Note: New versions of Terraform will be placed under the BUSL license, but everything created before version 1.5.x stays open-source. OpenTofu is an open-source version of Terraform that will expand on Terraform’s existing concepts and offerings. It is a viable alternative to HashiCorp’s Terraform, being forked from Terraform version 1.5.6. OpenTofu retained all the features and functionalities that had made Terraform popular among developers while also introducing improvements and enhancements. OpenTofu is the future of the Terraform ecosystem, and having a truly open-source project to support all your IaC needs is the main priority.

Terragrunt in a Nutshell

Terragrunt is an open-source tool developed by Gruntwork that serves as a thin wrapper on top of Terraform. Its primary goal is to reduce repetition in your Terraform code and simplify its structure, making it easier to manage and maintain. Terragrunt is based on the DRY (Do Not Repeat Yourself) concept, which involves reducing redundancy by using multiple Terraform modules and managing remote states.

Learn how to keep your configuration DRY with Terragrunt on Spacelift.

Terragrunt features

While Terraform does a great job on its own for most of the use cases, when it comes to respecting the DRY principle, modules will not be enough. With Terragrunt, you get:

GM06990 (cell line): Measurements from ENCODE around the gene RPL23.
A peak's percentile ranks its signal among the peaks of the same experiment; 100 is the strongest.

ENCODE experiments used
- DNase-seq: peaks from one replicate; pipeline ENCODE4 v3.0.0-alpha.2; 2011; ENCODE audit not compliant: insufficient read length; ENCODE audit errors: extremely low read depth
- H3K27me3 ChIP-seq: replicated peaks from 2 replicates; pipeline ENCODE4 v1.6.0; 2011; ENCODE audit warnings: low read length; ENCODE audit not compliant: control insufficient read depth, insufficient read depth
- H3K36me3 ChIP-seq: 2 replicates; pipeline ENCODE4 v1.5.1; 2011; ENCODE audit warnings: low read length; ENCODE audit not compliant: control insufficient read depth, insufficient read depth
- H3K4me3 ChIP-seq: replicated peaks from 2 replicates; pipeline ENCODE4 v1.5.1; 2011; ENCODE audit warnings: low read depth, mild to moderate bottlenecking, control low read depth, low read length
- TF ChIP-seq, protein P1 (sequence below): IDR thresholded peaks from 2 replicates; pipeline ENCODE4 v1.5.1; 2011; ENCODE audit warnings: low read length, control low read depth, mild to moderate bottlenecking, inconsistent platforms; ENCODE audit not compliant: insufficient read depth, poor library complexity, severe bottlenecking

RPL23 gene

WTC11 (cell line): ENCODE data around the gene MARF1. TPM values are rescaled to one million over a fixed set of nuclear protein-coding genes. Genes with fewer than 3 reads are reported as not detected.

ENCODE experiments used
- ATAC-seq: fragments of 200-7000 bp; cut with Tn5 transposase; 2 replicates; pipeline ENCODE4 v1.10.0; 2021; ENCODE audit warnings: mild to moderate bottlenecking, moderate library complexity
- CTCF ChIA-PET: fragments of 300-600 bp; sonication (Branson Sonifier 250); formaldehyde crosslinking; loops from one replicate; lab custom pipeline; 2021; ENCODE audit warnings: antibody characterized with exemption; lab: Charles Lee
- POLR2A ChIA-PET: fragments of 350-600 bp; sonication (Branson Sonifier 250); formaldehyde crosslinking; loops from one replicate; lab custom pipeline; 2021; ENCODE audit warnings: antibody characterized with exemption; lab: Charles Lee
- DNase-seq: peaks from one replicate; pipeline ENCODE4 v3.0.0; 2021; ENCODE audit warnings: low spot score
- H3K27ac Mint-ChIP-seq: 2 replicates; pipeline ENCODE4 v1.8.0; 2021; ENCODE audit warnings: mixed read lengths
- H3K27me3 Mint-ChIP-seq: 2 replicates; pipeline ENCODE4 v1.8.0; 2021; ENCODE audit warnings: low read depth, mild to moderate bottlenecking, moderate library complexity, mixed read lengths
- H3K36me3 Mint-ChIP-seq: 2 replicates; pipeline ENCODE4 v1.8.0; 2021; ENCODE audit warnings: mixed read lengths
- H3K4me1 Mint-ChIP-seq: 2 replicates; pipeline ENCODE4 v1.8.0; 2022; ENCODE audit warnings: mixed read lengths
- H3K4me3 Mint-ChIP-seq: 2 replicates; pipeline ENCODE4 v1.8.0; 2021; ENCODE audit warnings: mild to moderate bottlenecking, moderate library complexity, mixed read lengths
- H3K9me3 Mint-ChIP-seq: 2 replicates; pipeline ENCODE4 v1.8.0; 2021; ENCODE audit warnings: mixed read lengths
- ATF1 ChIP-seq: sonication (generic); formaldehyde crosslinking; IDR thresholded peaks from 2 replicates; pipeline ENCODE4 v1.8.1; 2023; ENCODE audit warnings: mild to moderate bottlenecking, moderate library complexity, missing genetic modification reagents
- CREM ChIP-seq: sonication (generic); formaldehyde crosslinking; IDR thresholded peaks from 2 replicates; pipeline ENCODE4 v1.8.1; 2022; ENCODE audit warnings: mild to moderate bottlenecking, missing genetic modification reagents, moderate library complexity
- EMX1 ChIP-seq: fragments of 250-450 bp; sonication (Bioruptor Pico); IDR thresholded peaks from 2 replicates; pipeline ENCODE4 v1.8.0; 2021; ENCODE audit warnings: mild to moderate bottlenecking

• DRY configuration — gives you the ability to keep your code DRY by defining your configuration once and reusing it across multiple environments.
  • Better remote state management — simplifies the overall management of your Terraform state files.
  • Dependencies management — it can automatically manage dependencies between your Terraform modules, ensuring they are applied in the correct order.
  • Before and after hooks — it supports before and after hooks, allowing you to execute custom actions and scripts before the Terraform commands.

Why should I use Terragrunt?

While working with Terraform, it is easy to write code for setting up an infrastructure limited to a single environment. However, if you are working on a project that involves multiple environments, you will need to duplicate the same code for each environment with different values, which can lead to code redundancy.

For instance, the below screenshot shows a typical Terraform project structure for deploying Azure storage account to various environments.

You can see that all the environments, including “int,” “staging,” and “prod,” have the same files. To write the code for each environment, you would copy and paste the same code from the .tf files and customize them based on the environment requirement.

In this scenario, the code for storageaccount.tf, variables.tf, and outputs.tf is replicated twice for every environment.

terraform project

To deploy the code for the Int environment using Terraform, you need to take the following steps: